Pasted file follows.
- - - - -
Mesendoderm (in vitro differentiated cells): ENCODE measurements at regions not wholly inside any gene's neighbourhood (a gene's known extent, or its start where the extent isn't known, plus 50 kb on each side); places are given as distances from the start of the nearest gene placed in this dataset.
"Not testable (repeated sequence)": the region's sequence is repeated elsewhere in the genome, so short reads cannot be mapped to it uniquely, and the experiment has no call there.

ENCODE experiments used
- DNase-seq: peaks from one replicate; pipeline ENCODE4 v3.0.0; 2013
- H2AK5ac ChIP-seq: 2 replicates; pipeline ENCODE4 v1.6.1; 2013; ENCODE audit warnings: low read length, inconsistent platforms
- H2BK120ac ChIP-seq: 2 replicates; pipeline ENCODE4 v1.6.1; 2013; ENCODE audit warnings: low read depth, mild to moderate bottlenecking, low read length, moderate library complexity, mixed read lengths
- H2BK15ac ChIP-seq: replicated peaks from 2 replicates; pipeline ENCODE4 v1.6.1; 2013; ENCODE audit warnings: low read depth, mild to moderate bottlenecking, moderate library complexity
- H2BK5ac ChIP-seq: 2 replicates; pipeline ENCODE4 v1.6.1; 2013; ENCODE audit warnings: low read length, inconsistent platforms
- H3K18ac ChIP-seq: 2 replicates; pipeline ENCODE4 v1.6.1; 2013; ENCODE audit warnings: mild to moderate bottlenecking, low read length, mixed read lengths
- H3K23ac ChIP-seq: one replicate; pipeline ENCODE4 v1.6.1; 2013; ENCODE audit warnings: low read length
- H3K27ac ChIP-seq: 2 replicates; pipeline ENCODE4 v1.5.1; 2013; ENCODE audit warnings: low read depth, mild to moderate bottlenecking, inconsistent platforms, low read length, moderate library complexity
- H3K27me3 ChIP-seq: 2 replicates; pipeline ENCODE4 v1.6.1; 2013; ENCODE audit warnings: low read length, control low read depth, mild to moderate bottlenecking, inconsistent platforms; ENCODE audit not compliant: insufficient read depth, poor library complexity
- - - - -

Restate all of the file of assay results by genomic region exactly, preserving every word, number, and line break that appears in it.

Mesendoderm (in vitro differentiated cells): ENCODE measurements at regions not wholly inside any gene's neighbourhood (a gene's known extent, or its start where the extent isn't known, plus 50 kb on each side); places are given as distances from the start of the nearest gene placed in this dataset.
"Not testable (repeated sequence)": the region's sequence is repeated elsewhere in the genome, so short reads cannot be mapped to it uniquely, and the experiment has no call there.

ENCODE experiments used
- DNase-seq: peaks from one replicate; pipeline ENCODE4 v3.0.0; 2013
- H2AK5ac ChIP-seq: 2 replicates; pipeline ENCODE4 v1.6.1; 2013; ENCODE audit warnings: low read length, inconsistent platforms
- H2BK120ac ChIP-seq: 2 replicates; pipeline ENCODE4 v1.6.1; 2013; ENCODE audit warnings: low read depth, mild to moderate bottlenecking, low read length, moderate library complexity, mixed read lengths
- H2BK15ac ChIP-seq: replicated peaks from 2 replicates; pipeline ENCODE4 v1.6.1; 2013; ENCODE audit warnings: low read depth, mild to moderate bottlenecking, moderate library complexity
- H2BK5ac ChIP-seq: 2 replicates; pipeline ENCODE4 v1.6.1; 2013; ENCODE audit warnings: low read length, inconsistent platforms
- H3K18ac ChIP-seq: 2 replicates; pipeline ENCODE4 v1.6.1; 2013; ENCODE audit warnings: mild to moderate bottlenecking, low read length, mixed read lengths
- H3K23ac ChIP-seq: one replicate; pipeline ENCODE4 v1.6.1; 2013; ENCODE audit warnings: low read length
- H3K27ac ChIP-seq: 2 replicates; pipeline ENCODE4 v1.5.1; 2013; ENCODE audit warnings: low read depth, mild to moderate bottlenecking, inconsistent platforms, low read length, moderate library complexity
- H3K27me3 ChIP-seq: 2 replicates; pipeline ENCODE4 v1.6.1; 2013; ENCODE audit warnings: low read length, control low read depth, mild to moderate bottlenecking, inconsistent platforms; ENCODE audit not compliant: insufficient read depth, poor library complexity